Obviously and unfortunately, there is still a segment of the BBWAA that needs convincing.
However, has this point been attacked fully in the first two parts?
Comparing Blyleven to Jack Morris is nice, but Morris is an extremely borderline candidate. One can easily argue Frank Viola's superiority over Morris, which of course does not make Viola anything more than a very good player.
No, the point of the Hall of Fame is to reward the excellent of our national pastime. Thus, it only makes sense to measure Blyleven against those we unanimously consider great.
So allow me to lead off with the conclusion first:
Bert Blyleven was better than Nolan Ryan.
A bridge too far? Before we say that, let us compare the similarities between these pitchers:
Both broke in at 19 years old.
Both obtained significant legacies with multiple teams.
Both pitched for the Angels and Rangers.
Both threw a lot of innings in their career (4,970 for Blyleven, 5,386 for Ryan).
Both never won a Cy Young award and were likely robbed of the award due to playing for a bad team (Blyleven in 1973, Ryan in 1987).
Nolan Ryan was an incredible player, a player I unfortunately never got the privilege to see in person. His 5,714 career strikeouts is possibly the most untouchable record in baseball (and a career 9.55 career K/9 while playing in an era where strikeouts are far harder to come by than now).
Ryan also had a very low career batting average on balls in play against, as well as a stunningly low 0.54 HR/9, which indicates that Ryan was not only good at missing bats, but also at causing bad contact when contact was actually made.
His career hits per nine innings against rate of 6.555 clobbers the competition, as no one with at least 1,000 innings pitched except Sandy Koufax is within .25 hits of that mark (and almost a full half-hit ahead of Mariano Rivera, a pitcher heralded for his ability to cause weak contact).
Ryan, as impressive (and oftentimes incredible) as he was, however, had a weakness: He gave up a lot of walks.
Nolan Ryan is the all-time leader in walks with 2,795, giving him a BB/9 rate of 4.67. This walk rate caused him to give up a lot more baserunners than one with his "stuff" would normally expect, and because of this, his K/BB ratio is buried at 236th of all time among those with 1,000-plus IP, and his WHIP is a fairly pedestrian 1.247. For a single season, that would have put Ryan behind pitchers such as Ross Ohlendorf in 2009.
Nothing to be ashamed of (since as stated before, he gave up mostly one-baggers), but nothing overly spectacular.
Blyleven, on the other hand, made up a big gap between himself and Ryan with much better command of the zone, as highlighted by his career 2.80 K/BB (putting him 51st of all time for pitchers with 1,000-plus IP). Blyleven did not strike out as many, gave up a few more homers, and allowed a few more hits, but he issued nowhere near as many walks (only around half of Ryan's walk rate, or 2.39 BB/9).
A better walk rate is not enough to bridge this gap, however; it is only a piece of the puzzle.
A simple look at ERA and innings pitched (3.19/5,386 for Ryan, 3.31/4,970 for Blyleven) seems to indicate that Ryan was better.
That, however, is a poor indicator. For one, Ryan spent 43.9 percent of his career in the National League, without the designated hitter. Blyleven only enjoyed that luxury for a little over 14 percent of his career.
Does that explain a difference of .12 earned runs per nine innings? Probably not, but we are just getting started.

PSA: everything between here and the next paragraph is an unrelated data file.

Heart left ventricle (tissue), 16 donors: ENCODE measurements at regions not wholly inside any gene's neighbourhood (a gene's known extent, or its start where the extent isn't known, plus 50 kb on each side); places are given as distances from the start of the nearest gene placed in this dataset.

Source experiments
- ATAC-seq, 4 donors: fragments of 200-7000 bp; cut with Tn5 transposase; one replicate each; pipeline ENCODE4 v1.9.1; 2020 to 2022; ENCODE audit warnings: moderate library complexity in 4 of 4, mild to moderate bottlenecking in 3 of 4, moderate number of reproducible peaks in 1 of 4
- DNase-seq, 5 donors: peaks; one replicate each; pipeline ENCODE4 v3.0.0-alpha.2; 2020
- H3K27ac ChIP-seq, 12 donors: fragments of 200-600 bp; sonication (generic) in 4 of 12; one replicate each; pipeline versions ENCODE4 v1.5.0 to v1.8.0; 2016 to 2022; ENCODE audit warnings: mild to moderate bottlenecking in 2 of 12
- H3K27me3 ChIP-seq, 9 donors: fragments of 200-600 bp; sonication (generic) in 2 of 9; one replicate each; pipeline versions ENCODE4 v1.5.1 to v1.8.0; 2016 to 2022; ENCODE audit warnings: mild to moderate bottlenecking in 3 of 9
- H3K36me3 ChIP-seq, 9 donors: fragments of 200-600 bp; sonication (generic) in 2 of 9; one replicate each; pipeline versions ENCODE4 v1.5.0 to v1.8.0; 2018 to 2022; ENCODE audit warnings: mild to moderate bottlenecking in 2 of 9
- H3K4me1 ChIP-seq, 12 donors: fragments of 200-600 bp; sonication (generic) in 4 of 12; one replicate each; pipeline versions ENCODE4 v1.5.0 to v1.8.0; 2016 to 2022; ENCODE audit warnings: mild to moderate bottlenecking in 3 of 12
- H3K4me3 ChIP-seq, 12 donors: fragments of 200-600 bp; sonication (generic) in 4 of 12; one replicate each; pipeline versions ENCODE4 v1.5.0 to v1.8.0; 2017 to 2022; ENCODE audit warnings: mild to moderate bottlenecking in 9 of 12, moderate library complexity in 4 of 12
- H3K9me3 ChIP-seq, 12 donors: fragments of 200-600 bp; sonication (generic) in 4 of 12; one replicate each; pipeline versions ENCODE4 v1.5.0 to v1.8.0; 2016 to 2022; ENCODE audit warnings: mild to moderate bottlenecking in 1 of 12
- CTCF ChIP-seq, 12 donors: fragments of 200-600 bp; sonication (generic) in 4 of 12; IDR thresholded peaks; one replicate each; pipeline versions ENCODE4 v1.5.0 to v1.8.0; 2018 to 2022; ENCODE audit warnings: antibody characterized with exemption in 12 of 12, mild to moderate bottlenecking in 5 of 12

Ryan played most of the 1980s in the Astrodome, which saw run production decrease by approximately five percent. On the other hand, Blyleven spent many of his good years in the Metrodome, Three Rivers Stadium, and Cleveland Stadium, which often saw increases of run output by approximately three percent.
If, for example, we divide Blyleven's Minnesota ERA by 1.03 and Ryan's Houston ERA by .95 to do a very raw analysis of their time in the two destinations, Blyleven comes out better, 3.18 to 3.29.
Once again, this is not enough. Fortunately, the real analysis has already been pained over for me, in the form of ERA+. It provides a very strong case for Rik Aalbert:
Ryan does have a large edge in FIP, 2.97 to 3.19. How much of that, however, was a product of his home parks suppressing home run totals? A difference of merely .1 HR/9 can skew FIP over .144 runs. Also, over such long careers, should we not expect some normalization between the ERAs of the two men?
Baseball Prospectus also provides two very useful statistics on their DT cards, Pitching Runs Above Replacement (PRAR) and Average (PRAA), as well as Wins Above Replacement Player (WARP, or WARP-3 for an era adjustment). How do both of these men stack up in these categories?
That even surprised me. A full 18.4 marginal wins better? For a more in-depth look, I consulted their translated pitching statistics (explained here ).
Blyleven: 313-220, 3.83 ERA, 1.155 WHIP, 3.44 K/BB
Ryan: 331-272, 4.15 ERA, 1.285 WHIP, 1.97 K/BB
Looking at these numbers, it does not even look like a competition: Blyleven is a slam dunk better pick. Sean Smith's more in-depth historical WAR database , while not as extreme in its Blyleven love, comes to the same conclusion: Blyleven and his career 90.1 marginal wins was better than Ryan and his 84.8.
One may agree with this analysis and assessment, or one may not. However, there are two ultimate truths that cannot be denied after reading through these numbers:
1. Nolan Ryan is still an all-time great, and well deserving of his place in history.
2. Any pitcher that has a legitimate argument for being the superior to an all-time great like Nolan Ryan should, logically, be among the all-time greats himself.
Any way you cut it, it is impossible to deny: Bert Blyleven is an all-time great. He did it for a long time, in big spots, and accumulated a track record that rivals one of the most revered greats of all time. Blyleven belongs in the Hall of Fame.